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July 12, 2013
News - February Caption Contest |
about 2 months ago
Hello MTV, this is Bob fo' reel and this is my crib
Product DEV-12720 |
about 3 months ago
So this board seems fairly good, though to anyone who is looking to use it in a high power applications I suggest that a rasberry pi or beaglebone black be used for a couple reasons.
To answer a few questions, the board is x86 compatible and runs at up to 400mhz, the clock speed is variable and the cpu is single thread only; fairly on par with current boards.
The ram is surprisingly good, from the datasheet it seems that it is 512kb SRAM on the CPU with 256mb DDR3 available aswell. It will run DOS, though as there isn’t a GPU (from what I can tell) there won’t be a tiny XP laptop anytime soon.
The graphics chip on this isn’t really mentioned anywhere so I suspect there isn’t really one to speak of. Something to bear in mind for portable applications, something like the nokia serial LCD or sparkfuns Grapics LCD series will be fine. Anything using lots of pixels and in colour will be slow.
As Member #38914 said, the processor I/O lines are not available and everything is through an I/O expander, larger applications using lots of modules and displays will lag quite a bit.
Having said that this board will do mostly anything, including SPI and I2C. Its only limitation is the amount of pins available, and as said earlier there is already an I/O expander in use so adding a second will be a lot like adding a usb hub to the rasberry pi.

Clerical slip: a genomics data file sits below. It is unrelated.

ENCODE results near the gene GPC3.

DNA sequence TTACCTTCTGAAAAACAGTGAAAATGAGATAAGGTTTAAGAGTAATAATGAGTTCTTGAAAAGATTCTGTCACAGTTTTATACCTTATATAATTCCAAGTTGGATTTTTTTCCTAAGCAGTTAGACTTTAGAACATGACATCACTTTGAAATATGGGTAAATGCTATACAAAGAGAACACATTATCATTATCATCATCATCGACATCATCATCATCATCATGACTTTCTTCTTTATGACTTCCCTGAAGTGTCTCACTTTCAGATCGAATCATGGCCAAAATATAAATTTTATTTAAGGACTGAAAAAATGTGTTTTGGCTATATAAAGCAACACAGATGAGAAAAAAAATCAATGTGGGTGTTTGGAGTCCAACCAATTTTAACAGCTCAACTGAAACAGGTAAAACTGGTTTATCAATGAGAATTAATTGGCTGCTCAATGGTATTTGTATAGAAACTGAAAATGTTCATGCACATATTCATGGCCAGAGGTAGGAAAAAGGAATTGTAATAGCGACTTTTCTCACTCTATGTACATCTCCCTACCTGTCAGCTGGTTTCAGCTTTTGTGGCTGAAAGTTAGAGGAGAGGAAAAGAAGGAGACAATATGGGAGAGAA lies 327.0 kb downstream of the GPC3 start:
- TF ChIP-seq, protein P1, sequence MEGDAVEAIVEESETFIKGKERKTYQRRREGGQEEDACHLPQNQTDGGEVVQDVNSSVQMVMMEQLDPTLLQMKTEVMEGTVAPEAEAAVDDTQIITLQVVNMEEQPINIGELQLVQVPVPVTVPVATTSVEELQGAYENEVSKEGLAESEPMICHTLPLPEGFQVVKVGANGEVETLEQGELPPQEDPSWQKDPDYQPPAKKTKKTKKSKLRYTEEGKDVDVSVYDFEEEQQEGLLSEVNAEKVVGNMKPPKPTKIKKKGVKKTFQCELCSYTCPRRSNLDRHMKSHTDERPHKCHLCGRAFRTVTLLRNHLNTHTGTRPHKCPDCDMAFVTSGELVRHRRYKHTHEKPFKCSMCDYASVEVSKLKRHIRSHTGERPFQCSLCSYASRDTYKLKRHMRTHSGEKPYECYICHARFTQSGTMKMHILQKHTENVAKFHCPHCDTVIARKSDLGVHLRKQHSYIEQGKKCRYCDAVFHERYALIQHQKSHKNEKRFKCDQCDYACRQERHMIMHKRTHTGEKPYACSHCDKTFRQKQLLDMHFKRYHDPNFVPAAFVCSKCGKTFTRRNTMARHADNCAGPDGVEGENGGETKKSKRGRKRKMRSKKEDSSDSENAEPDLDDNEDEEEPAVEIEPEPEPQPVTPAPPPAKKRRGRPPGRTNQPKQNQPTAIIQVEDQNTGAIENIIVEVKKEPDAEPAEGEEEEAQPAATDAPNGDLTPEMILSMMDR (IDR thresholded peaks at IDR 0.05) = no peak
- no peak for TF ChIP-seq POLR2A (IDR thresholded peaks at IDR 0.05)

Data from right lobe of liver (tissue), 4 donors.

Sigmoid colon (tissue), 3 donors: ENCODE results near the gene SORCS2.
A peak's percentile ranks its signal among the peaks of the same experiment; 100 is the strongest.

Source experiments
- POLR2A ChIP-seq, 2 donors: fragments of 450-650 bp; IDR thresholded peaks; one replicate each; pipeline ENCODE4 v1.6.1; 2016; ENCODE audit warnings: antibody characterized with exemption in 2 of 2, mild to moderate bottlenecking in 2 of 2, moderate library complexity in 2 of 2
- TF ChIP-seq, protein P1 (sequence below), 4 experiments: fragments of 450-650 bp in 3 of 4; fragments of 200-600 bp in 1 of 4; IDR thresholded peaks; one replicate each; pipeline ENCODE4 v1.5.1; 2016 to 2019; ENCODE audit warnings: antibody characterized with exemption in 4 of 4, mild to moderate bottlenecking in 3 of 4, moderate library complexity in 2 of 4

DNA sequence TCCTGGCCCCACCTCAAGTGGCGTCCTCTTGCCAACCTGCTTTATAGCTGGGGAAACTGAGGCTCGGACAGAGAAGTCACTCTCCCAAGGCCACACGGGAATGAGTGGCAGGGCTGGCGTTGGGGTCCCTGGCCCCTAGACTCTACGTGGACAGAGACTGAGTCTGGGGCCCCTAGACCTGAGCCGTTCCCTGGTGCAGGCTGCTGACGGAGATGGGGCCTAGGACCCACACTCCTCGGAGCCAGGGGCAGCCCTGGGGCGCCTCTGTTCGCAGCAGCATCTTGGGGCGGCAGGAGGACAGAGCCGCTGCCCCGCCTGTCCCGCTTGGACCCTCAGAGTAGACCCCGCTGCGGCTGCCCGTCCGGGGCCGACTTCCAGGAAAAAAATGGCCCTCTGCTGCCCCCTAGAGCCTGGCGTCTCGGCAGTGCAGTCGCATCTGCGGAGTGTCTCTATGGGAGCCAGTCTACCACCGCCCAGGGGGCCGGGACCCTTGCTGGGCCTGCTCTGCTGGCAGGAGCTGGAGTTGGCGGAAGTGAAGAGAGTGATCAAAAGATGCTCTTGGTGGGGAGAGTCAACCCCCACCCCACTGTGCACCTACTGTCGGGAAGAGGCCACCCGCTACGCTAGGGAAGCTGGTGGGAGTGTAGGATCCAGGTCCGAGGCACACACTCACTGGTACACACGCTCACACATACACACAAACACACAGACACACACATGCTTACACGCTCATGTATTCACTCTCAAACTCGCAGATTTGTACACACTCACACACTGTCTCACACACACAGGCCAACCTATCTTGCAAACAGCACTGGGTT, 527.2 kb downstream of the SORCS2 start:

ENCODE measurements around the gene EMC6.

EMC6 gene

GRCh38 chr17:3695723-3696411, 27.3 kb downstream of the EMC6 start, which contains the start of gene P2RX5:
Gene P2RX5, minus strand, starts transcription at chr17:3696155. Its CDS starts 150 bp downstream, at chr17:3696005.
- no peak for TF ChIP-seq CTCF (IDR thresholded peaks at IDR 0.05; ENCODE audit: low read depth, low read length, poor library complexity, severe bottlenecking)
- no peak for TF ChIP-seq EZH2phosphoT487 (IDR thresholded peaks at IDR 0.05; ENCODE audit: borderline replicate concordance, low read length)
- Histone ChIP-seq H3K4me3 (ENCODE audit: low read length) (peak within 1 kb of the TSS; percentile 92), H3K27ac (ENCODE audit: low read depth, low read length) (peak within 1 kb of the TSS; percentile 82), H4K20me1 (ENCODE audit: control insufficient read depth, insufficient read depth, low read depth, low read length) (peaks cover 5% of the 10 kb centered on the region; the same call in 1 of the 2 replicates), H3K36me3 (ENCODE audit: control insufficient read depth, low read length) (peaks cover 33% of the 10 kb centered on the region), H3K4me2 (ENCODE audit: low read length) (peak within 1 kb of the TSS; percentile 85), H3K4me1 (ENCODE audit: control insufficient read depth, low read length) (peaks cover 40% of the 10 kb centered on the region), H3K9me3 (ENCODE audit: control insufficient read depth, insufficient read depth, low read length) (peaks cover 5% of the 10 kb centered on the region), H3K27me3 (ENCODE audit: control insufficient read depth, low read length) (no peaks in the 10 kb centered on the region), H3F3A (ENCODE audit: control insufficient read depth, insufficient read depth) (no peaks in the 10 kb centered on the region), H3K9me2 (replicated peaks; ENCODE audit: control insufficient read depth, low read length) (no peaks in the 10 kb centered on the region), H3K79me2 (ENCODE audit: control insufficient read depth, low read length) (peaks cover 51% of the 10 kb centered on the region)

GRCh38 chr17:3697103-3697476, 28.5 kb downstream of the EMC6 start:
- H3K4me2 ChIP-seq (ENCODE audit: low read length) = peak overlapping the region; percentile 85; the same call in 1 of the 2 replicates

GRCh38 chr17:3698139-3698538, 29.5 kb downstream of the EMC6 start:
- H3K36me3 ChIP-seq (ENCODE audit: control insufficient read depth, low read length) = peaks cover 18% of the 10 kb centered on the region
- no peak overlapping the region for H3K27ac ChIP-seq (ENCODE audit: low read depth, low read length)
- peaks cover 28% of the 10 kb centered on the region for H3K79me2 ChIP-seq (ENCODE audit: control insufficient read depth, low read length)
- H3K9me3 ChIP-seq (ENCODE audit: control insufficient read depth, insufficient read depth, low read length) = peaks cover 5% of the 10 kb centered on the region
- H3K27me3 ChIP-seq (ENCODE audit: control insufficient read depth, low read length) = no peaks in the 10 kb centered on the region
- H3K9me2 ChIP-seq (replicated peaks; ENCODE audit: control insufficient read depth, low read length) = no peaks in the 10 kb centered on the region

The board itself is pretty good, its main drawcard is that it is not an ARM board so any applications that require the x86 instruction set will work. I suspect intel meant for this to be used in legacy applications where lots of old and archaic hardware is used, such as mining where oftentimes older hardware is required to monitor expensive equipment.
For those looking to make anything where the main interface is a colour monitor or lots of I/O pins are used then use a Beaglebone Black, for tons of support and the ability to run a web browser the Pi is the better option.
I will say one thing, for $80 the price/performance is very lacking. Much of that cost was probably from shrinking a pentium down that much.
News - December Caption Contest |
about 4 months ago
It’s simple… we kill the batman
Product BOB-09168 |
about 5 months ago
Anybody gotten this thing to work with PICAXE?
Any help at all would be appreciated
Product COM-11902 |
about 5 months ago
Thanks Pearce, really appreciate the info
This is pretty cool (albeit slightly expensive)
How bright is it?
With the inverter is there anything special about it, could I make my own?
Also how long does it last (battery and durability wise)?
Sorry for all the questions!
You guys are the best
No public wish lists :(